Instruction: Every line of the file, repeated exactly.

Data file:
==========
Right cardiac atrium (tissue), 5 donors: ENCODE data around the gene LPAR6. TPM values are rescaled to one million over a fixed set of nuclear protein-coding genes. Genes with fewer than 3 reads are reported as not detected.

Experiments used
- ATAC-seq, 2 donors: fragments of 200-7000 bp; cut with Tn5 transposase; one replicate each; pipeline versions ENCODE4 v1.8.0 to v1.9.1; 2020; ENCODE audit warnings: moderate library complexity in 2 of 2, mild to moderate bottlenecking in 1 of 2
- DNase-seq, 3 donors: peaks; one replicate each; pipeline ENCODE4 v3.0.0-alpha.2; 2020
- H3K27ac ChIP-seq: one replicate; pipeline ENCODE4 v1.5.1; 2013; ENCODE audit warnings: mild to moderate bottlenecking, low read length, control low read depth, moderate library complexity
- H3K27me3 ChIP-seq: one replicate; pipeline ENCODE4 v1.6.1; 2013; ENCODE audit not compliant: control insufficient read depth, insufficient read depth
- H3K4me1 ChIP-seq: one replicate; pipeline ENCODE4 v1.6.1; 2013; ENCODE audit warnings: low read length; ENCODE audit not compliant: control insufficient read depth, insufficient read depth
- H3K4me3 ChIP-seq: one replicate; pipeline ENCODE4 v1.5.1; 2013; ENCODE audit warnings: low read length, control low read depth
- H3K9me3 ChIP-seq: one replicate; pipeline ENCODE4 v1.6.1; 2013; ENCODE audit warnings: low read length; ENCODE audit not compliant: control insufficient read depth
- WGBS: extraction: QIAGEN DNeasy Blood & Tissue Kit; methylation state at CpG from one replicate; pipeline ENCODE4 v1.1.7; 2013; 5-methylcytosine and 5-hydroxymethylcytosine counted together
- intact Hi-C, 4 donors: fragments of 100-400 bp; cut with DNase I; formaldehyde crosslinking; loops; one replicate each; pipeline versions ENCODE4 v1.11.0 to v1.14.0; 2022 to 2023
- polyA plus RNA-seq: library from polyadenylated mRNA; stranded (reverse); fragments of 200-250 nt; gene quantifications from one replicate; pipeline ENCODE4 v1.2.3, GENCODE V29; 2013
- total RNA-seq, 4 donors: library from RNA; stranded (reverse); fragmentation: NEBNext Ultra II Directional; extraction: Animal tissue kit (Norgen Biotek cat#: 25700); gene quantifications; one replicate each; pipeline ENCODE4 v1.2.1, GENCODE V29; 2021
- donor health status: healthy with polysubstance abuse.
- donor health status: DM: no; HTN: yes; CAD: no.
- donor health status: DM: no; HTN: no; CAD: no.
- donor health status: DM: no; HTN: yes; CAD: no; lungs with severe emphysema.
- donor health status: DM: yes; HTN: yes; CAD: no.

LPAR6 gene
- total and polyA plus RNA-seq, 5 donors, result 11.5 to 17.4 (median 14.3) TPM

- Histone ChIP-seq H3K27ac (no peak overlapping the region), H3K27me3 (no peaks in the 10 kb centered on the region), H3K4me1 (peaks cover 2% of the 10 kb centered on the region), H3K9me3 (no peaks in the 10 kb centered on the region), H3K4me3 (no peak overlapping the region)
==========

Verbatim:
Right cardiac atrium (tissue), 5 donors: ENCODE data around the gene LPAR6. TPM values are rescaled to one million over a fixed set of nuclear protein-coding genes. Genes with fewer than 3 reads are reported as not detected.

Experiments used
- ATAC-seq, 2 donors: fragments of 200-7000 bp; cut with Tn5 transposase; one replicate each; pipeline versions ENCODE4 v1.8.0 to v1.9.1; 2020; ENCODE audit warnings: moderate library complexity in 2 of 2, mild to moderate bottlenecking in 1 of 2
- DNase-seq, 3 donors: peaks; one replicate each; pipeline ENCODE4 v3.0.0-alpha.2; 2020
- H3K27ac ChIP-seq: one replicate; pipeline ENCODE4 v1.5.1; 2013; ENCODE audit warnings: mild to moderate bottlenecking, low read length, control low read depth, moderate library complexity
- H3K27me3 ChIP-seq: one replicate; pipeline ENCODE4 v1.6.1; 2013; ENCODE audit not compliant: control insufficient read depth, insufficient read depth
- H3K4me1 ChIP-seq: one replicate; pipeline ENCODE4 v1.6.1; 2013; ENCODE audit warnings: low read length; ENCODE audit not compliant: control insufficient read depth, insufficient read depth
- H3K4me3 ChIP-seq: one replicate; pipeline ENCODE4 v1.5.1; 2013; ENCODE audit warnings: low read length, control low read depth
- H3K9me3 ChIP-seq: one replicate; pipeline ENCODE4 v1.6.1; 2013; ENCODE audit warnings: low read length; ENCODE audit not compliant: control insufficient read depth
- WGBS: extraction: QIAGEN DNeasy Blood & Tissue Kit; methylation state at CpG from one replicate; pipeline ENCODE4 v1.1.7; 2013; 5-methylcytosine and 5-hydroxymethylcytosine counted together
- intact Hi-C, 4 donors: fragments of 100-400 bp; cut with DNase I; formaldehyde crosslinking; loops; one replicate each; pipeline versions ENCODE4 v1.11.0 to v1.14.0; 2022 to 2023
- polyA plus RNA-seq: library from polyadenylated mRNA; stranded (reverse); fragments of 200-250 nt; gene quantifications from one replicate; pipeline ENCODE4 v1.2.3, GENCODE V29; 2013
- total RNA-seq, 4 donors: library from RNA; stranded (reverse); fragmentation: NEBNext Ultra II Directional; extraction: Animal tissue kit (Norgen Biotek cat#: 25700); gene quantifications; one replicate each; pipeline ENCODE4 v1.2.1, GENCODE V29; 2021
- donor health status: healthy with polysubstance abuse.
- donor health status: DM: no; HTN: yes; CAD: no.
- donor health status: DM: no; HTN: no; CAD: no.
- donor health status: DM: no; HTN: yes; CAD: no; lungs with severe emphysema.
- donor health status: DM: yes; HTN: yes; CAD: no.

LPAR6 gene
- total and polyA plus RNA-seq, 5 donors, result 11.5 to 17.4 (median 14.3) TPM

- Histone ChIP-seq H3K27ac (no peak overlapping the region), H3K27me3 (no peaks in the 10 kb centered on the region), H3K4me1 (peaks cover 2% of the 10 kb centered on the region), H3K9me3 (no peaks in the 10 kb centered on the region), H3K4me3 (no peak overlapping the region)